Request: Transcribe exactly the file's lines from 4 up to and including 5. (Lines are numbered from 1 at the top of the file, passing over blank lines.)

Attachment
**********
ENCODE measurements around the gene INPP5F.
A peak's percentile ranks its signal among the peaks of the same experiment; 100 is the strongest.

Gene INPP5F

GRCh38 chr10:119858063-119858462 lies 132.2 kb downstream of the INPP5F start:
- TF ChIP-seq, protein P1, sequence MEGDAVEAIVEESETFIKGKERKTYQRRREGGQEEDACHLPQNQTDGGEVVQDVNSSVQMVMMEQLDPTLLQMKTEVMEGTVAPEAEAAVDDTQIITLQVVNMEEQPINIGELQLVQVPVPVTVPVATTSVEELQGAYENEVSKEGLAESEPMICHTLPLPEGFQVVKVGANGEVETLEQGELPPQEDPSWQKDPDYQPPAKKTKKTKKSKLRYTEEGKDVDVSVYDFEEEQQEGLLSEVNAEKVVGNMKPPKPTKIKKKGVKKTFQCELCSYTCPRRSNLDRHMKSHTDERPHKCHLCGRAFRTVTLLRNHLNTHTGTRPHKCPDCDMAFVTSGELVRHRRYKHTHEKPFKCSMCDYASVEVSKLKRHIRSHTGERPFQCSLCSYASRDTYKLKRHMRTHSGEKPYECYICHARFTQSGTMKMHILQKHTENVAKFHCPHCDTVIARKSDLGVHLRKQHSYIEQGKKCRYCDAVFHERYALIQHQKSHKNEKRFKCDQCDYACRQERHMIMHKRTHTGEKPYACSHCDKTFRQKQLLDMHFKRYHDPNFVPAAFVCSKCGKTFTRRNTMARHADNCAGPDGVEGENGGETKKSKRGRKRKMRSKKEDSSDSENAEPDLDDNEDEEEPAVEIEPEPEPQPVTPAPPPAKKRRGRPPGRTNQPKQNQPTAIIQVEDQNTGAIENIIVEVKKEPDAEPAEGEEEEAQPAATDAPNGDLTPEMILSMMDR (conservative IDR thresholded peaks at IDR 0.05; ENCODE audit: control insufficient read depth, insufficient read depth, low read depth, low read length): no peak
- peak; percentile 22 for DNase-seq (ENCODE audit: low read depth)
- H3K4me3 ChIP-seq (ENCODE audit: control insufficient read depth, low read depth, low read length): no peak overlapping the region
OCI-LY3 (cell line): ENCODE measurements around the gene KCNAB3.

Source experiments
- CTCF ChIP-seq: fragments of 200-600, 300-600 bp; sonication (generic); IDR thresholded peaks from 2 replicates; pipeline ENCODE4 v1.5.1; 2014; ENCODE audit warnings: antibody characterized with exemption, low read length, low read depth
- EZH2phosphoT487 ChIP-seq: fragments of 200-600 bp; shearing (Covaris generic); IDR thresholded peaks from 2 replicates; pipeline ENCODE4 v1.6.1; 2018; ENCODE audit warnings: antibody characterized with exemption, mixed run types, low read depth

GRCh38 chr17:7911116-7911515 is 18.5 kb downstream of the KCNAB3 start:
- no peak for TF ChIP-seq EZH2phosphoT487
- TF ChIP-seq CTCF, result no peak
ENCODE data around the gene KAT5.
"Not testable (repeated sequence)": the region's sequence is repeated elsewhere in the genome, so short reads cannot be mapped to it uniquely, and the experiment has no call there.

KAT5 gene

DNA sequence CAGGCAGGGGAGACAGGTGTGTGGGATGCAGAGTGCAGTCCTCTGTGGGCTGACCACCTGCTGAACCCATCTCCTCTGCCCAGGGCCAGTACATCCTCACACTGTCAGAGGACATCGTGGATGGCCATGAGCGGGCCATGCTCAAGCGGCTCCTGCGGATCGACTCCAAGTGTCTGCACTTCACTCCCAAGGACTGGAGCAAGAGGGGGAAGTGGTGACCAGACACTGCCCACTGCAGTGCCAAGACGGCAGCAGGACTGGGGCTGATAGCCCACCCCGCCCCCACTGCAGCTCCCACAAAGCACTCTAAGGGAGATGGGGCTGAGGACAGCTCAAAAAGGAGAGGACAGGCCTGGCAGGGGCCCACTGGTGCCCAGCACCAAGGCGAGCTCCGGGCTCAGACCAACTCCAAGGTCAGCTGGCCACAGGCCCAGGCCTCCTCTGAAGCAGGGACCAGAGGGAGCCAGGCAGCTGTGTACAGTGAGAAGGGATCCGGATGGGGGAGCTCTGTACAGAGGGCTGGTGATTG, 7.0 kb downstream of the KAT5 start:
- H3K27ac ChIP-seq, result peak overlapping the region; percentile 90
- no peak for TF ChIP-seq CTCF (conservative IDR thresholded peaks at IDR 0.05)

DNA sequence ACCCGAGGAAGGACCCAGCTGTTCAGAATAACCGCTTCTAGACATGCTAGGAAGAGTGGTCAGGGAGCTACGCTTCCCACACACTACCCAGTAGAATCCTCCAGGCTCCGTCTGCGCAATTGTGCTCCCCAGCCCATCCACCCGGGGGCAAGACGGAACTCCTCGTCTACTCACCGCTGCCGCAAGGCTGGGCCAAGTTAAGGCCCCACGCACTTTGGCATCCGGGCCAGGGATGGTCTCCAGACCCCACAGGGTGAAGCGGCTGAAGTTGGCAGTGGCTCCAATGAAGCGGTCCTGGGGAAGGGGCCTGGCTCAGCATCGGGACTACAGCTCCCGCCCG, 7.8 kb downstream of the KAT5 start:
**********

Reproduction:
GRCh38 chr10:119858063-119858462 lies 132.2 kb downstream of the INPP5F start:
- TF ChIP-seq, protein P1, sequence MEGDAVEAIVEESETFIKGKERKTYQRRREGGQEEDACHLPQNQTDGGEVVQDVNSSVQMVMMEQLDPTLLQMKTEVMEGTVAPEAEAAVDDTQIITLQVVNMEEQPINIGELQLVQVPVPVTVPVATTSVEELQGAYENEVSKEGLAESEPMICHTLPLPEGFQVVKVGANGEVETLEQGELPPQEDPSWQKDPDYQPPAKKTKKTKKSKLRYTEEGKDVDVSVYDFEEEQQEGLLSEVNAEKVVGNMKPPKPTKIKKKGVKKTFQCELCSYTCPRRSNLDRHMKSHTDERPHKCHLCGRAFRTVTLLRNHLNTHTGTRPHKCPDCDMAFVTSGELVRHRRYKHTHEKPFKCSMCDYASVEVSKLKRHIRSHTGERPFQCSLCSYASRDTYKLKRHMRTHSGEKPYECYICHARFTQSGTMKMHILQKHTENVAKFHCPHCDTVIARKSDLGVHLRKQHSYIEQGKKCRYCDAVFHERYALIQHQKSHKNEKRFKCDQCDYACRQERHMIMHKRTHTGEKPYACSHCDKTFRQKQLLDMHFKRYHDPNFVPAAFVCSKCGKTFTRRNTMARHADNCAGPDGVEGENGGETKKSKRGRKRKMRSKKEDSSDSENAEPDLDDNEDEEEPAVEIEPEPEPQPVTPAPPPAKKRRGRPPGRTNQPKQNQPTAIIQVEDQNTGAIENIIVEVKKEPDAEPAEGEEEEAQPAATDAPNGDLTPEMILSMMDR (conservative IDR thresholded peaks at IDR 0.05; ENCODE audit: control insufficient read depth, insufficient read depth, low read depth, low read length): no peak